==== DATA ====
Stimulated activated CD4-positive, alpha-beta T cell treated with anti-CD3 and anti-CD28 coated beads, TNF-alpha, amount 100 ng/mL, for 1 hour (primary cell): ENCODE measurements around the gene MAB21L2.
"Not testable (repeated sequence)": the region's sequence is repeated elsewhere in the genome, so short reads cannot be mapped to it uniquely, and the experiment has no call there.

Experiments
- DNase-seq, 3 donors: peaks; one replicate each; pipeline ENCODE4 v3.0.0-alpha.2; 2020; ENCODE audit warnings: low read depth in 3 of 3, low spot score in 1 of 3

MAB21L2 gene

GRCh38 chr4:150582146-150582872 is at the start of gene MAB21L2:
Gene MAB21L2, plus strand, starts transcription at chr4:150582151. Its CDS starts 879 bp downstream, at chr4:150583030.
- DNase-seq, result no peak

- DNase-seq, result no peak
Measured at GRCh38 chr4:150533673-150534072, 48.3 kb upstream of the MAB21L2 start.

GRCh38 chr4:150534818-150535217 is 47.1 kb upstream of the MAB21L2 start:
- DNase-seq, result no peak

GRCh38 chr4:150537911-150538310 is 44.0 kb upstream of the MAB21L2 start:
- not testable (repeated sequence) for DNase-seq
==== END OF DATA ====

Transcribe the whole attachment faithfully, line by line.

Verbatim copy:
Stimulated activated CD4-positive, alpha-beta T cell treated with anti-CD3 and anti-CD28 coated beads, TNF-alpha, amount 100 ng/mL, for 1 hour (primary cell): ENCODE measurements around the gene MAB21L2.
"Not testable (repeated sequence)": the region's sequence is repeated elsewhere in the genome, so short reads cannot be mapped to it uniquely, and the experiment has no call there.

Experiments
- DNase-seq, 3 donors: peaks; one replicate each; pipeline ENCODE4 v3.0.0-alpha.2; 2020; ENCODE audit warnings: low read depth in 3 of 3, low spot score in 1 of 3

MAB21L2 gene

GRCh38 chr4:150582146-150582872 is at the start of gene MAB21L2:
Gene MAB21L2, plus strand, starts transcription at chr4:150582151. Its CDS starts 879 bp downstream, at chr4:150583030.
- DNase-seq, result no peak

- DNase-seq, result no peak
Measured at GRCh38 chr4:150533673-150534072, 48.3 kb upstream of the MAB21L2 start.

GRCh38 chr4:150534818-150535217 is 47.1 kb upstream of the MAB21L2 start:
- DNase-seq, result no peak

GRCh38 chr4:150537911-150538310 is 44.0 kb upstream of the MAB21L2 start:
- not testable (repeated sequence) for DNase-seq